[Screen It]


(2017) (voices of T.J. Miller, James Corden) (PG)

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Animated Comedy: A multi-expressional emoji who's been targeted for deletion embarks on a journey to become a normal emoji and finds his true self.
Inside the cell phone of a teenage boy named Alex (voice of JAKE T. AUSTIN) exists Textopolis, a society populated by walking, talking emojis who live to be scanned and placed in Alex's texts, e-mails, and other communications. Most emojis have a single emotion and purpose, but not Gene (voice of T.J. MILLER). He was born to Mel Meh (voice of STEVEN WRIGHT) and Mary Meh (voice of JENNIFER COOLIDGE), but he is far from being a humdrum, monotone "Meh." He can summon multiple emotions.

He is soon branded a malfunction and a pariah by the leader of Textopolis, Smiler (voice of MAYA RUDOLPH), who orders him to be hunted down and permanently deleted by her killer robots. Gene decides to run away with the Hi-5 emoji (voice of JAMES CORDEN), who Alex no longer uses in any of his texts or e-mails. They seek to find a hacker named Jailbreak (voice of ANNA FARIS) who is hiding somewhere on Alex's wallpaper filled with icons representing various apps.

Meanwhile, Alex tries to impress his dream girl at school, Addie (voice of TATI GABRIELLE), but his "defective" cell phone keeps getting in the way. It plays songs at weird times and activates old apps like Just Dance and Candy Crush when he doesn't want them. He decides he's going to take his phone to the store in the mall after school and wipe it clean, setting up a ticking clock for Textopolis' possible destruction.

OUR TAKE:4 out of 10
"The Emoji Movie" might have worked and worked REALLY well ... had it been one of those eight- or 10-minute short animated films that run before the feature presentation. As it is, the filmmakers are called upon to sustain a level of sly social commentary, heady humor, and Pixar-level creativity for an hour and a half, and they're just not up to the task.

I'll give writer/director Anthony Leondis and his co-screenwriters Mike White and Eric Siegel credit. They're aiming high here. And by that I mean they're trying to rip off great films like "Inside Out," "The LEGO Movie," and "Wreck-It Ralph" and not "The Angry Birds Movie." But it still plays like a distillation, a facsimile, a variation on a theme.

The film imagines a world inside of a teenage boy's cell phone called Textopolis. The emojis are all real sentient beings who are honored to be picked by the kid, Alex (voice of Jake T. Austin), whenever he texts or e-mails. And the joke is the emojis can only behave according to their very limited personas and programming. So, the Heart Eyes emoji is in love with everything, the Hysterical Laughter emoji guffaws at everything, the Crying Face emoji weeps at everything, etc.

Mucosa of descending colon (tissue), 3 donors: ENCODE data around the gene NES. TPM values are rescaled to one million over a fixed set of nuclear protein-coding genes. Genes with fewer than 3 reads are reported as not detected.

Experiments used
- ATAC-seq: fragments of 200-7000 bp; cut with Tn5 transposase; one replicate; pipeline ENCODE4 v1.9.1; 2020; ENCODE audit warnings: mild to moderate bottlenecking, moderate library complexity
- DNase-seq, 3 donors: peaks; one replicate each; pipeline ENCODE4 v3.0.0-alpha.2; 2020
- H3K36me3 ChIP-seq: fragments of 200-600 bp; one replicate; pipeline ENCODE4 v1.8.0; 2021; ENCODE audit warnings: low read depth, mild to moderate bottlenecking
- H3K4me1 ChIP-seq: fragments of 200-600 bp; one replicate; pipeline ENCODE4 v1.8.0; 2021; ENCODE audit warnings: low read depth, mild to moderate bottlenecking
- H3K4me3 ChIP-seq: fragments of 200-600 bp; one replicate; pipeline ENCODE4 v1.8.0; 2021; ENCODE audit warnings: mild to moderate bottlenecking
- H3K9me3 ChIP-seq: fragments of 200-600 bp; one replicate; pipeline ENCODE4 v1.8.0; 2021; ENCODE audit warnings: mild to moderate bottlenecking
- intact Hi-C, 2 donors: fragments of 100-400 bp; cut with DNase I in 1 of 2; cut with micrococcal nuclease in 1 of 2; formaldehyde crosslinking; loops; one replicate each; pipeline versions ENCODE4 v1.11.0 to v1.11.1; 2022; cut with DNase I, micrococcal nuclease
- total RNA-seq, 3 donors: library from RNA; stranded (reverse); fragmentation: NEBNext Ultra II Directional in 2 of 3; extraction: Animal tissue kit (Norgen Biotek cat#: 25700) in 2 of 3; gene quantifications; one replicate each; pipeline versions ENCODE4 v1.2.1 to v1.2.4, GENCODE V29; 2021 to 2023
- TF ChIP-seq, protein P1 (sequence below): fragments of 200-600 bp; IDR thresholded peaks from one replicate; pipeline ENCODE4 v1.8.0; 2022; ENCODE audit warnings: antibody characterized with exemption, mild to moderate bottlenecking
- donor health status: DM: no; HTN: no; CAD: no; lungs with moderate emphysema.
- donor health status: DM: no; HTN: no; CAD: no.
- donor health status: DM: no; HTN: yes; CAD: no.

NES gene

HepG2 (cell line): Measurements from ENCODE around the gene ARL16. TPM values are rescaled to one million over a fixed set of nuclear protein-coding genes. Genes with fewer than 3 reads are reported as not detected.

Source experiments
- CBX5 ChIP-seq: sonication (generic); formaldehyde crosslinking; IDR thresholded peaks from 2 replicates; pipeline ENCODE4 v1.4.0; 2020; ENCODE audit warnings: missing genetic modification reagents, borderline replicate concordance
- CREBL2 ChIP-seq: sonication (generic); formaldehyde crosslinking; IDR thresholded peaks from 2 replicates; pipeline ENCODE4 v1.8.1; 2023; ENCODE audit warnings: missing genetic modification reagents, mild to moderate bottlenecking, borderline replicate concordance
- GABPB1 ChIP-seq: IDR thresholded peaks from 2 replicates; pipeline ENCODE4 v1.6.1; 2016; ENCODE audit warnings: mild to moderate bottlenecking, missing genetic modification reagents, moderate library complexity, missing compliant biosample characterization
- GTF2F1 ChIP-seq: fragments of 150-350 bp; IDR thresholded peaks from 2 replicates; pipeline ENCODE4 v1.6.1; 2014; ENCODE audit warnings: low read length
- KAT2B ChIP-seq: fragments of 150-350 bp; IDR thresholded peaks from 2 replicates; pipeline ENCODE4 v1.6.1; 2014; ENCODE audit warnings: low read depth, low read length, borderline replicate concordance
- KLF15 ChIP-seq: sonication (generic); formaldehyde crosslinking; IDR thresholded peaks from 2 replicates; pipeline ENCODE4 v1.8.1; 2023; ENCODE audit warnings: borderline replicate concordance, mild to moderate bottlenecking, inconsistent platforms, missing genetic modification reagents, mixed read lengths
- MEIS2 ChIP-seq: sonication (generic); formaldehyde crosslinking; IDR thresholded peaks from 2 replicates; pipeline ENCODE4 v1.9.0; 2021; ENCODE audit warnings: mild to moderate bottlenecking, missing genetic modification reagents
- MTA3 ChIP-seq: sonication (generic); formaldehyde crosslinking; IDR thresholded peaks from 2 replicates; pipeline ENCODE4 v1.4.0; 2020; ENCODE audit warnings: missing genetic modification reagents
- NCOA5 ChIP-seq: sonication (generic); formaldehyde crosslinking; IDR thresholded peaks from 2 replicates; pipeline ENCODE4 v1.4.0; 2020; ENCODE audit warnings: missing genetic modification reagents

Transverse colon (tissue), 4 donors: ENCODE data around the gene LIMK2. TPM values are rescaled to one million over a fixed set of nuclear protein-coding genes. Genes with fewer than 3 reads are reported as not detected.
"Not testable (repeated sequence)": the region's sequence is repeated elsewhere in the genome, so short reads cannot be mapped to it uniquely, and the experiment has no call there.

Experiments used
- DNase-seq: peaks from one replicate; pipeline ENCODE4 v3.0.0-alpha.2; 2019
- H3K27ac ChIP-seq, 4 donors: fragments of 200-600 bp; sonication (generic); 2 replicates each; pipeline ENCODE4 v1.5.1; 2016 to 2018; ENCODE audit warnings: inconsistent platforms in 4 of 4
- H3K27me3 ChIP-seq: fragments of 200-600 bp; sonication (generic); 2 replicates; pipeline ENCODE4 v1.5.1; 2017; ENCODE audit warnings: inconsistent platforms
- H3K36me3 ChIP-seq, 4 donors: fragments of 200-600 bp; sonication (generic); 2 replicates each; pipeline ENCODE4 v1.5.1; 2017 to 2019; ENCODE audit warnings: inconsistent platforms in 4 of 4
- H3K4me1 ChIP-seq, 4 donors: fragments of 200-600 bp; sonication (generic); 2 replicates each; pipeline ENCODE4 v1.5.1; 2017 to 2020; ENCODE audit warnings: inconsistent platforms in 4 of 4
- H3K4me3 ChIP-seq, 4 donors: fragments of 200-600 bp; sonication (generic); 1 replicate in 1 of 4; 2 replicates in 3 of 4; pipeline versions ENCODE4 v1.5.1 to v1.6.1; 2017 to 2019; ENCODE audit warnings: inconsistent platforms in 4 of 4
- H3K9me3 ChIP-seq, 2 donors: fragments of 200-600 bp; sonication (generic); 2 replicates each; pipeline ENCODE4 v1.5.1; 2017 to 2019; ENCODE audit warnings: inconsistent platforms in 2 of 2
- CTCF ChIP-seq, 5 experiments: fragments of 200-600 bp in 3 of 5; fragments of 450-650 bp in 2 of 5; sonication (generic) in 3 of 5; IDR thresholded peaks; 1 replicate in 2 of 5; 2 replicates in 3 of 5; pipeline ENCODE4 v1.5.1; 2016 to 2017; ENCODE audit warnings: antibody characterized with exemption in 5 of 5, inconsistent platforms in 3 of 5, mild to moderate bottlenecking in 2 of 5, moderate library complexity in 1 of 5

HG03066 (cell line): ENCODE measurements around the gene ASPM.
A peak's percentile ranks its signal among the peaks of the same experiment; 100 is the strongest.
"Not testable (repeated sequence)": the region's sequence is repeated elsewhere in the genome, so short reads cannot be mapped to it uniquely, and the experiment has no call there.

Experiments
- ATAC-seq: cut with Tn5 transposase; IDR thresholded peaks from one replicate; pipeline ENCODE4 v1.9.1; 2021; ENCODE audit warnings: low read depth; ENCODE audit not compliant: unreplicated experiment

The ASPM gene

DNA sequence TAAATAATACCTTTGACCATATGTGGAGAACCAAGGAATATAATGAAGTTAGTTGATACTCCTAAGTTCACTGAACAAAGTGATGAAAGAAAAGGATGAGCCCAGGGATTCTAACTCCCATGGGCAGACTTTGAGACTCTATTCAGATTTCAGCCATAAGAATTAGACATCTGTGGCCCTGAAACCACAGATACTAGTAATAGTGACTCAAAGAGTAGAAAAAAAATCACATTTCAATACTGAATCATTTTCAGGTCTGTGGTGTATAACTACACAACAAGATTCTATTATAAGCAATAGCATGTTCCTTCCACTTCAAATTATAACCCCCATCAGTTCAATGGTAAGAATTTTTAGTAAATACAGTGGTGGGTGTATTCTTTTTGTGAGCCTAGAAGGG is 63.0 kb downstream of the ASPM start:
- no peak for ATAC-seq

Our hero is Gene (voice of T.J. Miller), who is the son of the male and female "Meh" emojis (voiced by Steven Wright and Jennifer Coolidge). He is supposed to have perfected the "Meh ... I don't care" face before being placed into Alex's emoji rotation.

But Gene has been uploaded into the phone as an anomaly. He can express a range of emotions. Smiler (voiced brilliantly by Maya Rudolph) is the original first emoji, and is, therefore, the head of Textopolis. Recognizing Gene as a potential threat, she giddily unleashes delete bots to try and wipe him from the phone before Alex in the real world decides to wipe the whole thing.

What follows is a journey across Alex's phone's wallpaper as he and a hacker app named Jailbreak (voice of Anna Faris) and the no-longer-popular Hi-5 emoji (voice of James Corden) seek to ride streams of music, break through a firewall, and find salvation by being uploaded to the Cloud.

The main problem with "The Emoji Movie" is how confused it is about what audience to appeal to. With its light tone and Day-Glo colors, its target here is very young kids. But in real life, most of them don't have cell phones yet and won't get a lot of the references. However, it's not sharp enough to appeal to tweens and teens. If it was, there would have been at least one online porn reference considering Alex's age and obvious tech savvy. Believe me, this is NOT a teenage boy's cell phone! And adults will appreciate bits like the ultra-dry comedian Steven Wright as the Daddy "Meh" and Patrick Stewart as the Poop emoji. But they're not going to last for all 86 minutes.

I did last, though, 'cause it's my job. And I have to say I was surprised that the film was more of a near-miss than an outright disaster. I don't like the message that the cell phone is the be-all and end-all to teens being able to live happily and be socially well adjusted in the real world. But I'll lose that battle. Heck, I'm losing it with my 12-year-old right now. Nevertheless, I rate "The Emoji Movie" a 4 out of 10. (T. Durgin)

Reviewed July 27, 2017 / Posted July 28, 2017

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